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Forget fairy tales of Prince Charming or sappy country songs by Taylor Swift. Beyond poetic verses and romantic stories, love has a tangible impact on our well-being, influencing both our mental and physical health in ways that science is only beginning to unravel. As we delve into the intricacies of human connection, it becomes increasingly evident that love is not just a fleeting emotion but a potent elixir with far-reaching health benefits. With Valentine’s Day just around the corner, it’s time for us to explore the health benefits of love — both romantic love, as well as platonic love between friends, community members, and society in general.

The Loneliness Epidemic: Millions Are Missing Out on the Health Benefits of Love

According to multiple government agencies, including the U.S. Centers for Disease Control and Prevention, we are in the midst of an epidemic. No, we aren’t talking about COVID-19, although social lockdowns associated with COVID-19 definitely play a role. We’re talking about loneliness.

In fact, the problem has become so pronounced, it even warranted its own surgeon general’s warning last year (yes, the surgeon general issued a health warning about loneliness not unlike what’s on cigarettes!).

“In the scientific literature, I found confirmation of what I was hearing,” explains Dr. Vivek H. Murthy, the 19th and 21st Surgeon General of the United States. “In recent years, about one-in-two adults in America reported experiencing loneliness. And that was before the COVID-19 pandemic cut off so many of us from friends, loved ones, and support systems, exacerbating loneliness and isolation.”

“Loneliness is far more than just a bad feeling—it harms both individual and societal health,” he added. “It is associated with a greater risk of cardiovascular disease, dementia, stroke, depression, anxiety, and premature death. The mortality impact of being socially disconnected is similar to that caused by smoking up to 15 cigarettes a day, and even greater than that associated with obesity and physical inactivity. And the harmful consequences of a society that lacks social connection can be felt in our schools, workplaces, and civic organizations, where performance, productivity, and engagement are diminished.”

If anything, this is a call to action this Valentine’s Day to do what we can to create social connection, both for ourselves and those around us.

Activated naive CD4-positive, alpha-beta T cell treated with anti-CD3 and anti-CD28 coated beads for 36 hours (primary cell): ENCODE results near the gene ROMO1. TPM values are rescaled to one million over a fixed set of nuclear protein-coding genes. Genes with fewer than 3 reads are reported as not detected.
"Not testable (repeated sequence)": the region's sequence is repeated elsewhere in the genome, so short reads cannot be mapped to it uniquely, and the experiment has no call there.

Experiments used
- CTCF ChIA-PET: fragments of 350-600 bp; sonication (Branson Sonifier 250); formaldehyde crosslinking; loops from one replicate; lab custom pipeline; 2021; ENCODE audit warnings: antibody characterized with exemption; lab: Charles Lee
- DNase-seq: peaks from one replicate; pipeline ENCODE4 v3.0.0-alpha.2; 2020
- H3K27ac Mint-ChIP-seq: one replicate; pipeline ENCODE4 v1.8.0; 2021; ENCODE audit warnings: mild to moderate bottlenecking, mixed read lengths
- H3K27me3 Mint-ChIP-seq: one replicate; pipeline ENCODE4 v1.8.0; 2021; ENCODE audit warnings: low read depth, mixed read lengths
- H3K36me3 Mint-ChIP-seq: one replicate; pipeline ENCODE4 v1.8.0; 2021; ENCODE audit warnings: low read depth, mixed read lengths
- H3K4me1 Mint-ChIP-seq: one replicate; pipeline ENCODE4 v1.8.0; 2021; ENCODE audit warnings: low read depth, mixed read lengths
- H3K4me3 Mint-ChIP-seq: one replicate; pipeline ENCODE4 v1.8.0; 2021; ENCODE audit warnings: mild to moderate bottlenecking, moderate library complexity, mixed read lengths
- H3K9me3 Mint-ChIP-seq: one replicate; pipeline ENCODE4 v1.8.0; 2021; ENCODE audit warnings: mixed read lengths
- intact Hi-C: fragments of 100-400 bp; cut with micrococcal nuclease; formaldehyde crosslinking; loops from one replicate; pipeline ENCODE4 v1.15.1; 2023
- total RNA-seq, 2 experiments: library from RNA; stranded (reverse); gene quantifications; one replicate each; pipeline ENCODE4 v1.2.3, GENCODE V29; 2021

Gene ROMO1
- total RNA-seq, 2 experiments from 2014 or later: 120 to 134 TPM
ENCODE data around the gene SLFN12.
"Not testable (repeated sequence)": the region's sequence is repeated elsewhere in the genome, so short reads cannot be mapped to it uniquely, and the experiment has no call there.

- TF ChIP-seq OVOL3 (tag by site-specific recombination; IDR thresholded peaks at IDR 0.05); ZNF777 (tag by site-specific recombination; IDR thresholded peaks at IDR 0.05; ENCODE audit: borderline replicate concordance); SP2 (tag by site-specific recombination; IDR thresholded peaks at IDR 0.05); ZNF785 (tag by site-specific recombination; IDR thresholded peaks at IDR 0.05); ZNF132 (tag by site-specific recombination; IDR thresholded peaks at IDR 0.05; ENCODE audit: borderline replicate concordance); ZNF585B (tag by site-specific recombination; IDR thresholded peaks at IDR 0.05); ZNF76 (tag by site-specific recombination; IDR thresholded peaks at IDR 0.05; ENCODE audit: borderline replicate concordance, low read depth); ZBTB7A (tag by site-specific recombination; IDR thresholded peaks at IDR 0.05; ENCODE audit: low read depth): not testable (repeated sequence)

What Are the Health Benefits of Love?

Establishing and maintaining positive relationships can contribute significantly to both mental and physical well-being.

For example, engaging in meaningful relationships — whether romantic or platonic — has been linked to lower stress levels. Social support provides a buffer against the negative effects of stress, helping you to cope more effectively with life’s challenges.

Similarly, positive relationships play a crucial role in mental health. A strong support system can provide comfort, encouragement, and understanding during difficult times, reducing the risk of conditions like depression and anxiety.

For those of us who are already in platonic or romantic relationships, it also becomes a self-fulfilling prophecy in some ways. When we share great moments with those we love, that enhances our relationships, which in turn boosts how we perceive those same moments. Sharing experiences, both joyous and challenging, with someone you trust fosters emotional intimacy. This emotional connection contributes to a sense of fulfillment, happiness, and overall well-being.

Then there are the specific, measurable outcomes that relationships have on our physical well-being:

  • Longevity: Studies have shown that individuals with strong social connections tend to live longer. Social engagement is associated with a decreased risk of mortality, emphasizing the importance of relationships in promoting a healthier and longer life.
  • Immunity: Positive relationships have been linked to enhanced immune system function. The emotional support provided by close connections may contribute to a more robust immune response, helping the body better defend against illnesses.
  • Heart health: Maintaining healthy relationships has been associated with lower blood pressure and a reduced risk of cardiovascular diseases. The emotional support and companionship provided by strong relationships may contribute to heart health.
  • Healing: Having a network of supportive relationships can expedite recovery from illness or surgery. The emotional and practical assistance provided by loved ones can positively impact the healing process.
  • Brain health: Social engagement has been linked to better cognitive function and a reduced risk of cognitive decline as we age. Meaningful conversations and shared experiences stimulate the brain, contributing to its overall health.

As you can see, Valentine’s Day is more than just an excuse to buy a Hallmark card. It’s a great reminder that fostering positive relationships isn’t just about emotional satisfaction; it’s a powerful investment in your overall health. Nurturing connections with family, friends, and partners can have a profound impact on both your mental and physical well-being, creating a foundation for a happier and healthier life. As we inch closer to February, let’s devote more time on those social connections and experiencing the health benefits of love.

References:

  • https://www.hhs.gov/sites/default/files/surgeon-general-social-connection-advisory.pdf
  • https://www.apa.org/news/press/releases/2000/08/stress
  • https://www.health.harvard.edu/healthbeat/strengthen-relationships-for-longer-healthier-life
  • https://www.ncbi.nlm.nih.gov/pmc/articles/PMC7025456/
  • https://www.heart.org/en/news/2020/02/05/how-a-happy-relationship-can-help-your-health